Father's Day is supposed to entail sons and daughters doing some extra work for the old man. But at the races of the Alaska State Champion Motocross Series held at Twin Cities Raceway on Saturday and Sunday, many dads were hard at work for their young racers.
Tim Lee, 49, hosed down his son's motorcycle during a break on Sunday, while Zach, Tim's 16-year-old, joked around with another competitor.
The Lees, from Fairbanks, travel around Alaska to compete in motocross events.
The third and fourth races of the state championship series, hosted by the Kenai Peninsula Racing Lions, had heats for competitors of all ages.
Zach's solid on-track performance is usually made better by Tim's behind-the-scenes effort. This weekend, to accommodate Twin Cities Raceway's sweeping turns, Tim raised the front forks on Zach's yellow dirt bike.
"He didn't even know I did that," Tim said. Slowly, father is teaching son how to take care of his own equipment. But at the moment, Tim is happy to share the experience with Zach.
"I enjoy it," Tim said. "It keeps me busy."
Zach got into motocross because of his father.
"My dad bought me a bike, and I threw one leg over the seat and I was hooked. I loved it," Zach said.
Heather Sindorf, 21, also got into motocross because of her dad. Now she's a nine-year veteran.
"I saw the pictures of him riding and I thought that looked like fun," Sindorf said while taking down a tent that her family slept in over the weekend. She came from Big Lake for the event.
With years of experience, Sindorf said she's gained much more control of her bike. She said she had about an 80 percent chance of crashing when hitting a bump during her ride on Sunday morning, but she was able to stay on two wheels.
"I can get the machine to do what I want it to do," Sindorf said. Correcting mistakes has almost become second nature.
"It's instinct. I just thought about where the tires were and where they needed to be," Sindorf said.
After learning to ride because of her father, Sindorf has also learned the competitiveness that is a must in motocross.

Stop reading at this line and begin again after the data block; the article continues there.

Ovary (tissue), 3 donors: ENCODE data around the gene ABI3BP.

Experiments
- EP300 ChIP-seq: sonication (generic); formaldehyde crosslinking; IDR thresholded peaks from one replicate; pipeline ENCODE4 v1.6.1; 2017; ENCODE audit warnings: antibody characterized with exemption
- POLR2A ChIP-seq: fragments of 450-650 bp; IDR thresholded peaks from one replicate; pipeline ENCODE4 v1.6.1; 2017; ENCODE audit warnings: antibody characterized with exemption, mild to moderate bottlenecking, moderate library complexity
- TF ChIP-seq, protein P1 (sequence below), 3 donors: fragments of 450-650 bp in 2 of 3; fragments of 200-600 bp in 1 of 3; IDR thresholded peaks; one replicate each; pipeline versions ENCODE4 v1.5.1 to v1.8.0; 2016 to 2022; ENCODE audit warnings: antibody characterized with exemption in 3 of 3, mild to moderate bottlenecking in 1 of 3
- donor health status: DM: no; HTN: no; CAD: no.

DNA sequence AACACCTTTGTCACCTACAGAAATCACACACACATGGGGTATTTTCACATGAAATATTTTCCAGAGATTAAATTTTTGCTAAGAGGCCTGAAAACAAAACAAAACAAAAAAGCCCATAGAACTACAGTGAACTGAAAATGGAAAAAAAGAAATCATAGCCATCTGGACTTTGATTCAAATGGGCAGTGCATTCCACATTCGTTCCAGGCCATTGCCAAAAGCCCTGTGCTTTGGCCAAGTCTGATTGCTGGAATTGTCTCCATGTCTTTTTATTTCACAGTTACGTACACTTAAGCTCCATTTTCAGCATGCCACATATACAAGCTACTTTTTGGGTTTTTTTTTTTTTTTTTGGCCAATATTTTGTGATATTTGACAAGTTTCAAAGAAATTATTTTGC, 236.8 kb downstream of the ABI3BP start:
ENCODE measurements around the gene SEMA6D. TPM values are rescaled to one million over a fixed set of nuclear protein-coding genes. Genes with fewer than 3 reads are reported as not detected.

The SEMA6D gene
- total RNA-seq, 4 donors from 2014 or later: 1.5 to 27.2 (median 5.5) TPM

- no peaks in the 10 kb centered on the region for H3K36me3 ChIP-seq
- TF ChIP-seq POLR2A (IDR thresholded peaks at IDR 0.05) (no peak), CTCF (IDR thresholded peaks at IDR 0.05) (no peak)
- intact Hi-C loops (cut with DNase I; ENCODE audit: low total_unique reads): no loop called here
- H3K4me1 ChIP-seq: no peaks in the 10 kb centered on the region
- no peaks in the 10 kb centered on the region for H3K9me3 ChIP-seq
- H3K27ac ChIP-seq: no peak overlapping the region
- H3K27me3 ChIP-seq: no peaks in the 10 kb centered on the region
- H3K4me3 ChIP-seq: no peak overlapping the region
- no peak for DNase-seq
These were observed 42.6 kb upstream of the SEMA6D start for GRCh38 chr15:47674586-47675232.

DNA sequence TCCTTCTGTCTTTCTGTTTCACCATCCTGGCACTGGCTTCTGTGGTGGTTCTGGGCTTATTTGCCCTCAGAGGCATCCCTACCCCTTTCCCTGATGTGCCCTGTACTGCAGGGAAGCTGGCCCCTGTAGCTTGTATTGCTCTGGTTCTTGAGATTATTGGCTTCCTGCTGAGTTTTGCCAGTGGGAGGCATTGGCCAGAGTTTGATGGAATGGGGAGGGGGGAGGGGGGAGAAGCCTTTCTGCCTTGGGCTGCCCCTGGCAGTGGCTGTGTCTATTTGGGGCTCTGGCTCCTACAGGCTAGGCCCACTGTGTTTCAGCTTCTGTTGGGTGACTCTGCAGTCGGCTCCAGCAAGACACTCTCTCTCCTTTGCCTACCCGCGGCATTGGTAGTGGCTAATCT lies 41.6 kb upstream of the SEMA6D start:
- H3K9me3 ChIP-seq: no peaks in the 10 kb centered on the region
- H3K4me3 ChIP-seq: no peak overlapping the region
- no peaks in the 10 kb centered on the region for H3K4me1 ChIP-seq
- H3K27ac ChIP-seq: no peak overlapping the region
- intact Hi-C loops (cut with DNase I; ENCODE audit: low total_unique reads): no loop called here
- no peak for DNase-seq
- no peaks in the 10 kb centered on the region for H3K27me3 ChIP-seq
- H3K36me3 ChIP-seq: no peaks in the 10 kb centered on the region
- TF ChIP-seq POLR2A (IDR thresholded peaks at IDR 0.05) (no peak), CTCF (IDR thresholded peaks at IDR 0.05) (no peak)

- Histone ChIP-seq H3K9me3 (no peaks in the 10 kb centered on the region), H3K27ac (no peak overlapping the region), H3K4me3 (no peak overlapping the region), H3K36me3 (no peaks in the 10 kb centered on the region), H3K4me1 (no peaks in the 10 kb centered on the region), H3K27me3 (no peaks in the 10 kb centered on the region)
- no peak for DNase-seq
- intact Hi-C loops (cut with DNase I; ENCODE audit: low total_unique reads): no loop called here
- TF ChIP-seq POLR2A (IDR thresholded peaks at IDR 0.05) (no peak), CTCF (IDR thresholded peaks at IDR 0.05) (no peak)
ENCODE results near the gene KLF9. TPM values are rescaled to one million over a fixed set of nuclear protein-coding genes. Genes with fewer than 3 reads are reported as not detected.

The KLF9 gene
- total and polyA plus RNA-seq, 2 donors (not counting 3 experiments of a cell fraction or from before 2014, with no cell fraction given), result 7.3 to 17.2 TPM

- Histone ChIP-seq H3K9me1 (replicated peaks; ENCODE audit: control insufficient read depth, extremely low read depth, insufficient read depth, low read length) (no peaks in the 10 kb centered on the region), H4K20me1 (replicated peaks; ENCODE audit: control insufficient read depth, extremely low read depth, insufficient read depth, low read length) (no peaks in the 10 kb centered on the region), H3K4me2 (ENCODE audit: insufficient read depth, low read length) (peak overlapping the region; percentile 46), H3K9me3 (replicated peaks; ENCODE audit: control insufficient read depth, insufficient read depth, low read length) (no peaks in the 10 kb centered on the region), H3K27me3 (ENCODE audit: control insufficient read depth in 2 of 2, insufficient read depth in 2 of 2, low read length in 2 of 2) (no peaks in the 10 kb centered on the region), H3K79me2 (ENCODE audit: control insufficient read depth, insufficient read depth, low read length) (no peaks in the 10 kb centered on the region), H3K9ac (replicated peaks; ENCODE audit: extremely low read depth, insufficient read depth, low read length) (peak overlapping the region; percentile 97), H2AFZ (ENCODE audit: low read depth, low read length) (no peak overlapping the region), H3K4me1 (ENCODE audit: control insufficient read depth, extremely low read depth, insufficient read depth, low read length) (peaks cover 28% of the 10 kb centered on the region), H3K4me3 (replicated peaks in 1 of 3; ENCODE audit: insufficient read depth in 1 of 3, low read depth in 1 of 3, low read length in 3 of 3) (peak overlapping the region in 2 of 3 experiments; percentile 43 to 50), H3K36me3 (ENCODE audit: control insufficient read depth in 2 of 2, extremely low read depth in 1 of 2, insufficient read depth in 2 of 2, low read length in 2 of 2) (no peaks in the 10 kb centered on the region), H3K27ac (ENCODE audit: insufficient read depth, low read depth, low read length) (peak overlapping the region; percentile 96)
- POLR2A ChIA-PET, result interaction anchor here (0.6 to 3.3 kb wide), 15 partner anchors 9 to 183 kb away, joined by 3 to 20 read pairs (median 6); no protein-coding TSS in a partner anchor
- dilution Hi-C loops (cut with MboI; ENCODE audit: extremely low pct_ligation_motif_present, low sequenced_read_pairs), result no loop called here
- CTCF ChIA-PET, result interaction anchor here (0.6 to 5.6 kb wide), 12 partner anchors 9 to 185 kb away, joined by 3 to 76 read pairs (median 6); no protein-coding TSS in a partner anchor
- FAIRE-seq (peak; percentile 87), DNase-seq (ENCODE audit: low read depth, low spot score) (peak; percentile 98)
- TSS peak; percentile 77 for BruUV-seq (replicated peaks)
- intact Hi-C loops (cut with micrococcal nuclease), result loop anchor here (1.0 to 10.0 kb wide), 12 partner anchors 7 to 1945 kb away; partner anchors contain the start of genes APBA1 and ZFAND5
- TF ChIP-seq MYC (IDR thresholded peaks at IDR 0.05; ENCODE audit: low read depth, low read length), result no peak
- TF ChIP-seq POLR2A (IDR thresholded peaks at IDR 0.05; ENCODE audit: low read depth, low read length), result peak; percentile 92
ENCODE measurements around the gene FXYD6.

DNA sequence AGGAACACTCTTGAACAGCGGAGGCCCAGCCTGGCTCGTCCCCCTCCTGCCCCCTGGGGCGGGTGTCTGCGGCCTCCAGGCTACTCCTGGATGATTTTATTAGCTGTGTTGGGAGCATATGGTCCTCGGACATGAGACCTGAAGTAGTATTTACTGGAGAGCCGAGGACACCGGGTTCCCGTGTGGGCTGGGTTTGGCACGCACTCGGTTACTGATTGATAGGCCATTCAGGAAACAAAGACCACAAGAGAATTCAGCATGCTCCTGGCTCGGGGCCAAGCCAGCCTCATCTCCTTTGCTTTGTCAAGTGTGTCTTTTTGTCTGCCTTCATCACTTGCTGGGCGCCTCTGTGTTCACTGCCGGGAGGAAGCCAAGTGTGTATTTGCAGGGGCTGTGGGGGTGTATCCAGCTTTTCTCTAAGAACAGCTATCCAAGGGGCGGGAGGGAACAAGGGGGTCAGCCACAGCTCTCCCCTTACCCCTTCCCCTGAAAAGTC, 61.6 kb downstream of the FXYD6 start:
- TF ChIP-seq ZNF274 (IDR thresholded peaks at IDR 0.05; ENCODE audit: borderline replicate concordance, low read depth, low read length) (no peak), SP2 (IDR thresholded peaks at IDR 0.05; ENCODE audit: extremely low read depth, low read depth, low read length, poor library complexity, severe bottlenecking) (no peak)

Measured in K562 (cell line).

"I'm almost faster than him now," Sindorf said about her riding, compared to her dad's.
Brandan Parra, 29, used to watch professional motocross with his father in California. Though his parents didn't have enough money to buy him a motorcycle, Parra's love for the sport never died.
After spending 10 years in the military, Parra was finally able to afford a bike for himself. He was also able to buy motorcycles for his two boys. Now, Parra considers himself a "race dad."
"I'm going to live my dream through them," Parra said in between fixing the chains on his sons's matching green and black bikes with his tattoo-covered arms. "I realize I can do it for fun, but for them, they're just starting out. I try to spend most of my time teaching them."
Parra may be a race dad, but he's also just dad -- and a proud one at that.
"Now they're progressing," said Parra, who lives in Anchorage. "I more or less just get to cheer them on. If they fall I'm able to dust them off and make sure they're OK and then send them back out there."
The youngest racers aren't thinking about their fathers when they're on the course, though. Valen Flaherty, 12, is just thinking about what he needs to do to win. For Flaherty, a Palmer resident, it's all about getting a quick start.
Unfortunately, "a kid on a Yamaha pushed me away."
The Yamaha's driver was 10-year-old Wes Compton.
"I got in his way," Compton boasted. "Coach says not to be scared of anything because if you go faster than them they are going to be the ones that crash."
Those coaches know what they're talking about. Tim Lee, Zach's dad, used to compete himself. But he got out of motocross after going over the handlebars during a race.
Though Tim says he worries about Zach getting seriously injured while riding, he's also seen his son come back from broken bones.
"It makes you more aggressive," Zach says of responding to injury. "You've been through it. You know how it feels."
Besides, even though Tim's competitiveness makes it a struggle to admit:
"Zach's a better racer than I was."
Andrew Waite can be reached at firstname.lastname@example.org
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